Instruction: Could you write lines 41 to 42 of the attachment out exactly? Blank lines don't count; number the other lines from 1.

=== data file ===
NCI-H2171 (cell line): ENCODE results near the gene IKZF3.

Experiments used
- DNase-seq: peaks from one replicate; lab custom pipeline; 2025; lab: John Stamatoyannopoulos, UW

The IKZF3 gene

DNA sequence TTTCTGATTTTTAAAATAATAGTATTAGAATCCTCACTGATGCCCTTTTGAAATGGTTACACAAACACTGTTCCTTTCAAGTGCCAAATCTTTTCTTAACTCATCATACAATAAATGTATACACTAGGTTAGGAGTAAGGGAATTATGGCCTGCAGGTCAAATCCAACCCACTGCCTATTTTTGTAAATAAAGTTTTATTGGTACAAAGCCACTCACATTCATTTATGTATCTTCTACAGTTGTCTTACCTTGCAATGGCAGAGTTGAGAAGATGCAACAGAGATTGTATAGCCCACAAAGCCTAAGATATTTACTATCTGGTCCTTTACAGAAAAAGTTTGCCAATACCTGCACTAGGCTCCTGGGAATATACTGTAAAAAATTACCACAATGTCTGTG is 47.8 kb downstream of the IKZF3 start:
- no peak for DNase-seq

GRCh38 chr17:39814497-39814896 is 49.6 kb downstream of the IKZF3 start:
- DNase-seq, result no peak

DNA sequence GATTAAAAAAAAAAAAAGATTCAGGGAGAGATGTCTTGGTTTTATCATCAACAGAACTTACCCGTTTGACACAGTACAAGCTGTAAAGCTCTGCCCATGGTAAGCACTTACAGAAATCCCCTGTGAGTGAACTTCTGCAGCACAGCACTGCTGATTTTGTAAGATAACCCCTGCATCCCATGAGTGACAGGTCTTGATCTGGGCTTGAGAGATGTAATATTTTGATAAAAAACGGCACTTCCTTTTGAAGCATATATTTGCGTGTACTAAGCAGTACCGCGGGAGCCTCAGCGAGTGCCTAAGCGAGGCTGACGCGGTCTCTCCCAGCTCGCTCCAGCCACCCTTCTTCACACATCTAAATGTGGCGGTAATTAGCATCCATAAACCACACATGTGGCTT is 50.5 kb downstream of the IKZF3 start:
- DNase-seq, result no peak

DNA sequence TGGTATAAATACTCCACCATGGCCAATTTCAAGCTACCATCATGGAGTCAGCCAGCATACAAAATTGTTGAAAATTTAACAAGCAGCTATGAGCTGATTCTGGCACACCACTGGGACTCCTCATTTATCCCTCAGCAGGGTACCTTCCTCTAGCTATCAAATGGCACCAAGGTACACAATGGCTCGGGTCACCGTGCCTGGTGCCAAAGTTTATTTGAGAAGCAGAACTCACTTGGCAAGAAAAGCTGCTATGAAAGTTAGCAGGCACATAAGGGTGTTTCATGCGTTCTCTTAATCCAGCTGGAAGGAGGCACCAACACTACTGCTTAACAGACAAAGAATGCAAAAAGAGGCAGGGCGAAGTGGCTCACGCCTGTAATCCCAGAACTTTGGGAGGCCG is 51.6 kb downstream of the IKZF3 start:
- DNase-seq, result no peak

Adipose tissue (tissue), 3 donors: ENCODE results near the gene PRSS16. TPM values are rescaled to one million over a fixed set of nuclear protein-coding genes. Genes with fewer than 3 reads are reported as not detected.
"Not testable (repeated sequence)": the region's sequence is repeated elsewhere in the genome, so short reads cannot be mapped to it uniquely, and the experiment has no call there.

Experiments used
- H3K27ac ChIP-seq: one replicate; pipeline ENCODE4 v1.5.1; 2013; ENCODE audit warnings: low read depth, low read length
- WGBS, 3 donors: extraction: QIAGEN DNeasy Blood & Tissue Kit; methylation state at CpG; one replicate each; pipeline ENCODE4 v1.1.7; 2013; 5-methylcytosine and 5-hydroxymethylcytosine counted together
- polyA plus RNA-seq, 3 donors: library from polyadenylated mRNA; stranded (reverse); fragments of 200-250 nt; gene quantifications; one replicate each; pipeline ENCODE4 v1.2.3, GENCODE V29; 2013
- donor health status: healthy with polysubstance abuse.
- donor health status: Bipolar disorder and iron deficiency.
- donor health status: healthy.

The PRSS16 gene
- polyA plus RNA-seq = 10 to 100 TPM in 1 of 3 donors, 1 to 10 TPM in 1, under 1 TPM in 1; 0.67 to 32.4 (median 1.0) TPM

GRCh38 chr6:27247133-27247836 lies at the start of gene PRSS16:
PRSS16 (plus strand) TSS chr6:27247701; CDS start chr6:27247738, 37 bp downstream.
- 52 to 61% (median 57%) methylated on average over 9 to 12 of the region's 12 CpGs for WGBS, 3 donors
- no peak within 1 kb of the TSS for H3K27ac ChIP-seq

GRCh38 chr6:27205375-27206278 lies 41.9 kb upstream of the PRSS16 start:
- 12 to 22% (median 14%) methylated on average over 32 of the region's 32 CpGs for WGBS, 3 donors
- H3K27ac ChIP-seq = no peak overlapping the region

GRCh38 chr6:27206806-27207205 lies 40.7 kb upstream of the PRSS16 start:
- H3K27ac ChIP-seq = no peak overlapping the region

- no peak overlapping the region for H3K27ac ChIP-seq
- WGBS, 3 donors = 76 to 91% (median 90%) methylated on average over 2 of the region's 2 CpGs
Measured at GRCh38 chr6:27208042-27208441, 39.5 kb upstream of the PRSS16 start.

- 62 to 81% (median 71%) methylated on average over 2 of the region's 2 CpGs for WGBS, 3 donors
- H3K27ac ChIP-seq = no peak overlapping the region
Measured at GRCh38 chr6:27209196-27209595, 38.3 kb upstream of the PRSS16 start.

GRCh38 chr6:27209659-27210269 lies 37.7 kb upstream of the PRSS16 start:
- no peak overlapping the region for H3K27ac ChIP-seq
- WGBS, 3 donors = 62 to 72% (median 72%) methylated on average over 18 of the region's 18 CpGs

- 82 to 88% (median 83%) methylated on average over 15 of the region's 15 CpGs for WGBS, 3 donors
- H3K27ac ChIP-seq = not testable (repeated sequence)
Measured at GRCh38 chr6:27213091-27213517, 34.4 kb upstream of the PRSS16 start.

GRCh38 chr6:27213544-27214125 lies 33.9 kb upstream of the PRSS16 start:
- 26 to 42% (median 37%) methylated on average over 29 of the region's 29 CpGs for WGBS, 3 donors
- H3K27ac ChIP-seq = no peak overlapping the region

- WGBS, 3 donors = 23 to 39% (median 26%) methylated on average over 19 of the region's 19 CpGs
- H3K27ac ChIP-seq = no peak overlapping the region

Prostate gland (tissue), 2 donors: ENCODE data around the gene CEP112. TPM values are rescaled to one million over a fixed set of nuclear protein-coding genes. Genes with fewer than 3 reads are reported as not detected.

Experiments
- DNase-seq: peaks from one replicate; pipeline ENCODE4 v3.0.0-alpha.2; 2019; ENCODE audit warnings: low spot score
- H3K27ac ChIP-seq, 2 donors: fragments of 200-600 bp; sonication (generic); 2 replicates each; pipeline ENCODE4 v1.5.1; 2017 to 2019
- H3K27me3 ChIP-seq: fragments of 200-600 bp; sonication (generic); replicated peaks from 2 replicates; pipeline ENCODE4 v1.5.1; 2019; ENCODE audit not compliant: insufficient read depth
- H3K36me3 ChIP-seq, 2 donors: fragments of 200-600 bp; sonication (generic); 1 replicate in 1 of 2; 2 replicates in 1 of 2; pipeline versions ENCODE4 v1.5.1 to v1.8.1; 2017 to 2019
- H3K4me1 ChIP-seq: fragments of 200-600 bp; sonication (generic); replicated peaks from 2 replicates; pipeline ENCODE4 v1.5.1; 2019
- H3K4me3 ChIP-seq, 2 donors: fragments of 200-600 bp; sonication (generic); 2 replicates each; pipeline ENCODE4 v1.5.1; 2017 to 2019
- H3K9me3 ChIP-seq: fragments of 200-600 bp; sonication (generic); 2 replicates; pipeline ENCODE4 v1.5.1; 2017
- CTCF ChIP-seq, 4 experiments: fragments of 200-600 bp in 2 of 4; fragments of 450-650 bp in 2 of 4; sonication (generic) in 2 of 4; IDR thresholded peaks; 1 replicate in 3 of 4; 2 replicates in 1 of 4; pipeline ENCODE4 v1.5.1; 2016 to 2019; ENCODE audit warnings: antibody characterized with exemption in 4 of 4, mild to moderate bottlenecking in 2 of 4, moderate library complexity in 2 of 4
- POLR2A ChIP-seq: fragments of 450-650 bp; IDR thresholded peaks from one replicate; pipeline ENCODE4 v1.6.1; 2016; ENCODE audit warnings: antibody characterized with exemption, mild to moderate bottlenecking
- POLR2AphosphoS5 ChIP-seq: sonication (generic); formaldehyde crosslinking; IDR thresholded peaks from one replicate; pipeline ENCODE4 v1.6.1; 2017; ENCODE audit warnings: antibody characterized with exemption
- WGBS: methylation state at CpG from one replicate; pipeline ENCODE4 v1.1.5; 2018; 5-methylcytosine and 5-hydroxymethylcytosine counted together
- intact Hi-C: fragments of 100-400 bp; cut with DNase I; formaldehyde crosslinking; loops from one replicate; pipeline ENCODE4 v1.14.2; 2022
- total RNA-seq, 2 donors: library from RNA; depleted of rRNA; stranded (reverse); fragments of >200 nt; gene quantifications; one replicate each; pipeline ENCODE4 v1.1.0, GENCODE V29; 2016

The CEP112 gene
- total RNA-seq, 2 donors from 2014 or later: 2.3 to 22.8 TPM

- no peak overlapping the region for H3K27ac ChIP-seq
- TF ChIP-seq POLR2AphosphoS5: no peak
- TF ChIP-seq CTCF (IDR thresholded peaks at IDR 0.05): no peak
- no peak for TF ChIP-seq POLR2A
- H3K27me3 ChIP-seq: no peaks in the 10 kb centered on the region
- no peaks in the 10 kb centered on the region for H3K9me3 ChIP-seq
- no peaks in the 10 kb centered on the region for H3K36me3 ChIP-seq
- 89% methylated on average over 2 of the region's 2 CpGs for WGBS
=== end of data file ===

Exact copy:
- WGBS, 3 donors = 62 to 72% (median 72%) methylated on average over 18 of the region's 18 CpGs

- 82 to 88% (median 83%) methylated on average over 15 of the region's 15 CpGs for WGBS, 3 donors